Extremism is now more widespread than ever
The sit-in in Islamabad lead by various right-wing religious groups has entered into the third week. Until yesterday there were no signs that the government was serious about removing the protesters by using its constitutional mandate in using the state’s power to deal with the situation. While the protest is about an issue that resonates – for all the right or wrong reasons – with the masses, the lockdown of the country’s capital for more than two weeks shows that religious fanaticism with popular public appeal remains one of the core militant threats that Pakistan will have to deal with comprehensively.
Clearly, such elements appear to have developed monopoly of a state within a state and it’s not the loss of just the ruling party which has been berated and criticized for acting softly – PML-N – but of Pakistan as a whole.
The National Action Plan (NAP) against extremism that was passed about three years ago, stressed on the need for tackling all sorts of militarism including hate speech and glorification of ideas that directly or indirectly promotes radical narratives. Unfortunately, NAP’s actual materialization has proved futile with right-wing Islamist groups openly challenging the state’s writ. On the whole, NAP seemed a serious start to roll-back deep radicalization of Pakistan’s society.
The execution of Mumtaz Qadri was the state’s decision and an open message to all religious groups that the latter will not give away any more space to the former’s brand of radical Islam. However, the worrying fact is that state has not only lost space which it gained after the formulation of the NAP, but appears to be giving in further to right-wing hardliners demands by allowing them more street presence.
Pakistan’s entire institutional base is responsible for what is happening in Islamabad. From the Judiciary, the military to the political elite as a whole is only tapering any remaining semblance of the state’s domestic writ by indulging into bigger games of politicking over such issues.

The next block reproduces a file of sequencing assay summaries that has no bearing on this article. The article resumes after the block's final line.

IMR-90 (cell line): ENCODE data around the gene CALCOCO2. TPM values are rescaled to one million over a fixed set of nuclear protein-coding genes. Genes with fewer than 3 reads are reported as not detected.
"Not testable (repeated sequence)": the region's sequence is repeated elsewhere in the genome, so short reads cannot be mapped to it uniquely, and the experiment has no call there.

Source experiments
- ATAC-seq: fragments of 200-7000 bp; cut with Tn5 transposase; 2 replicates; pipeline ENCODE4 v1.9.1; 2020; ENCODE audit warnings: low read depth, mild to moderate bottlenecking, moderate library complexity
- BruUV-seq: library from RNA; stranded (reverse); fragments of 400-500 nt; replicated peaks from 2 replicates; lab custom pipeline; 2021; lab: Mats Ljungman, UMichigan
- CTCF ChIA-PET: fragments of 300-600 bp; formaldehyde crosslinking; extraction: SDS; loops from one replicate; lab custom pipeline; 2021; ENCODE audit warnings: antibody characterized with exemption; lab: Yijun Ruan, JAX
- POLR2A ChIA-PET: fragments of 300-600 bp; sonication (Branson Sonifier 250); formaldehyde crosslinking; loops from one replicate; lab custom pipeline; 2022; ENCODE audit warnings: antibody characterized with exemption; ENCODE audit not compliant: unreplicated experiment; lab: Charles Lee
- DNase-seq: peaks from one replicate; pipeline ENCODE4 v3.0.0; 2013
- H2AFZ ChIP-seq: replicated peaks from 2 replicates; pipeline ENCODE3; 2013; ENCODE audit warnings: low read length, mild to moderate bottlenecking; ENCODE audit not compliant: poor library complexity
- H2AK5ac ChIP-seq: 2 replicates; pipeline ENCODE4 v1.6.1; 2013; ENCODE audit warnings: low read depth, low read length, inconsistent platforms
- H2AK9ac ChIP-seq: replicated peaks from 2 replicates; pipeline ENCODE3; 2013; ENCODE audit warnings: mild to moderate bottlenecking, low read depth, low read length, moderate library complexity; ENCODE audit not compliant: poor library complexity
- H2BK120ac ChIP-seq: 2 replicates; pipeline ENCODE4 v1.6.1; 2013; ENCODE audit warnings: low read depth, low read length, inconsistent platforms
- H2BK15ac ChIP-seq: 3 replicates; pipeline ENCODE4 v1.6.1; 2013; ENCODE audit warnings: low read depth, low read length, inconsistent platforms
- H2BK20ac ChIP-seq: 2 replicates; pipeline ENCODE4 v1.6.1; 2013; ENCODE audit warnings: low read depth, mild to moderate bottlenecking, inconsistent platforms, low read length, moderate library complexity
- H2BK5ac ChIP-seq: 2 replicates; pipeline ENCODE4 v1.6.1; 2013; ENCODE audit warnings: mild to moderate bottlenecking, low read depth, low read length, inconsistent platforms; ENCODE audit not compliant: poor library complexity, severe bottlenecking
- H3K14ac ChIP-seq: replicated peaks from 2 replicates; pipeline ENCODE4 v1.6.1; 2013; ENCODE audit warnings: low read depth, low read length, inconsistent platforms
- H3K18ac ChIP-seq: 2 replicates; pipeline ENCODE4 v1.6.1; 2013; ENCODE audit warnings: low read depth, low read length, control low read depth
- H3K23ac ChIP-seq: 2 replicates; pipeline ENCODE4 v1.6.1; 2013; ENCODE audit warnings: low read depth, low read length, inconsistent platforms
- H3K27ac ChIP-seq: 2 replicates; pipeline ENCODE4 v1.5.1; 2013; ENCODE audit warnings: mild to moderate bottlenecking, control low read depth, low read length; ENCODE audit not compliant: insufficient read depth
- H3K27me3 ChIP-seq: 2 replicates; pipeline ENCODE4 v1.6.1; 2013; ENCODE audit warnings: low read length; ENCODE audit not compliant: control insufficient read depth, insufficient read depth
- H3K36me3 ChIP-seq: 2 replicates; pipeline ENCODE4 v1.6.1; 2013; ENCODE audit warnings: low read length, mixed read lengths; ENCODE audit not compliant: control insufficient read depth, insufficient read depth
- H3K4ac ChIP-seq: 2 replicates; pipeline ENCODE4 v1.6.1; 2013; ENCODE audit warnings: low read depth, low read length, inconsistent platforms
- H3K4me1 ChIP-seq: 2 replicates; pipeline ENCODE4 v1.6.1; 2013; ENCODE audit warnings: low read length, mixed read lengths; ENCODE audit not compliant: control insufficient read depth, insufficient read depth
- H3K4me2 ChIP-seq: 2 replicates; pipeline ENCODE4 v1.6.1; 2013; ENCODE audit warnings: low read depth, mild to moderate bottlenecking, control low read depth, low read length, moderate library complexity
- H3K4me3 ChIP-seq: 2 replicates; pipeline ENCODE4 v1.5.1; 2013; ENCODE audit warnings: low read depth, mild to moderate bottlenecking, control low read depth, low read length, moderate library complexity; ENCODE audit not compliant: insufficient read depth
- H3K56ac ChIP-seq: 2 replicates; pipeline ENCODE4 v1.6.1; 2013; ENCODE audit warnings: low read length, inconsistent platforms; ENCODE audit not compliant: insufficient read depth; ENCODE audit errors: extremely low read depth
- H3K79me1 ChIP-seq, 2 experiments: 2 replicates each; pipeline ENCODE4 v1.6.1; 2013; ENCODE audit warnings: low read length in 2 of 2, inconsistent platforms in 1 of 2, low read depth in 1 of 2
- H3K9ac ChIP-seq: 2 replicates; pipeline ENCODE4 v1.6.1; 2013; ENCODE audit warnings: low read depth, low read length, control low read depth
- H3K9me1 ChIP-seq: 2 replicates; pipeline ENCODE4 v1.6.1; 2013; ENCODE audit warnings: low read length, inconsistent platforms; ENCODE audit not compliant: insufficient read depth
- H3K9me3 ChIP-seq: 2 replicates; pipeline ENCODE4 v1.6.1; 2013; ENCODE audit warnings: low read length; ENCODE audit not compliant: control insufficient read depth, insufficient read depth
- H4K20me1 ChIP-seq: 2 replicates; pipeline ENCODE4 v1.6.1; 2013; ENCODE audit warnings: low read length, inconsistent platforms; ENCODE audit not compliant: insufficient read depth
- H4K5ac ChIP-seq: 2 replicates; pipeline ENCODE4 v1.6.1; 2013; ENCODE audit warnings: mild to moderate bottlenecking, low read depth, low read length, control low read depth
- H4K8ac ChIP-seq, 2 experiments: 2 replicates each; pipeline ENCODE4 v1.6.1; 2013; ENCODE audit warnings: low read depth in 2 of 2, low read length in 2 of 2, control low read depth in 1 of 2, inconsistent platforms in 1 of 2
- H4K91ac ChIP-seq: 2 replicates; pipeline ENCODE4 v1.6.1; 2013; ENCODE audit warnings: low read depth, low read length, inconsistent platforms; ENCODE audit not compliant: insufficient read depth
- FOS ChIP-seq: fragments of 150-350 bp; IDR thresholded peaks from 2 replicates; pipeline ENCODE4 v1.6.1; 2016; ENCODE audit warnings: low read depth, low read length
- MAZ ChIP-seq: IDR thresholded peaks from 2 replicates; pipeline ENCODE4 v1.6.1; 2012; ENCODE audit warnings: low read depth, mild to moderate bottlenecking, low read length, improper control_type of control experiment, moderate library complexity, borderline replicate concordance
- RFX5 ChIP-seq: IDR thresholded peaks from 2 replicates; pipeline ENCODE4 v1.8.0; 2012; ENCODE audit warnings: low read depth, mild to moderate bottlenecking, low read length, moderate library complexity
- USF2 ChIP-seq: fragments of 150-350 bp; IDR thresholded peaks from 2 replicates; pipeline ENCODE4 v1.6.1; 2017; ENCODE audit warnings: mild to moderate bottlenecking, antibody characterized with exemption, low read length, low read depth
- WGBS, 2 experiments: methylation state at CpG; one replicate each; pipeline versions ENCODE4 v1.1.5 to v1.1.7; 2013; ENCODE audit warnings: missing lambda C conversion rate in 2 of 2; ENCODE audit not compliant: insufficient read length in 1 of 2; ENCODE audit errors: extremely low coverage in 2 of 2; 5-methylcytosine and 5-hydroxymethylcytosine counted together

The government had remained under acute pressure to act against the protesters staging a sit-in in the capital. The fact remains that the ruling party has been weakened to an extent that while it has constitutional mandate to order a forceful removal of the protesters, the leadership of the ruling party is aware that any violence that may result due to such process will come back to haunt them politically.
The lockdown of the country’s capital for more than two weeks shows that religious fanaticism with popular public appeal remains one of the core militant threats that Pakistan will have to deal with comprehensively
The recent controversies related to corruption scandals and alleged sidelining of the ruling party is one of the core reasons that the government remained reluctant to take any harsh step against the protesters. Hence, in the larger scheme of things, this is only going to embolden the right-wing element in the country that they not only remain in control of the mainstream narrative but have also regained their street power which was isolated to an extent about two years ago.
On the other hand, the judiciary’s recent political overreach has been counterproductive to a greater extent. While the Supreme Court (SC) of Pakistan has asked the government to ensure the removal of protesters from the capital, the courts itself have set a number of precedents that have not only proved disastrous for the judiciary as an institution but are likely to have long-term implications for the country.
On the one hand, the country’s courts ordered the government to remove protesters whose message resonates with a large population of the country, with force. On the other hand, the country’s court set-free the chief of the Jamaat ul Dawa (JUD) who was placed under house arrest by the government a few months ago.
Moreover, the military on the issue of JuD’s chief’s house arrest said that the decision was made in the country’s national interest. The group was also declared a proscribed organization by the state. However, freeing the head of a proscribed organization while asking the government to remove protesters which carry an emotional message that is not only prone to violence but can further isolate an already isolated government with none of the major state institutions showing solidarity, doesn’t set the right precedent.
The military on its part has remained quiet about the issue. A recent message which was released by the ISPR said that while the military was obliged to act upon the government orders, it preferred a peaceful solution to the conflict. Constitutionally, the military cannot express its preferences publicly as to what sort of solution it desires. Indirectly, it sent a message to an already berated government that the military as an institution will not support the governments heavy-handed approach.
Sit-in’s like the one in Islamabad only normalises violent attitudes and further subjugates minorities in the country. It’s ironic that the issue is being presented as a threat to Islam when more than 98 percent population of the country believes in the narrative of Islamabad’s dharna organizers.
Politics over such issues is only going to undermine Pakistan’s efforts to achieve peace in the country. Clearly, it’s Pakistan’s loss; not of a political party or an institution.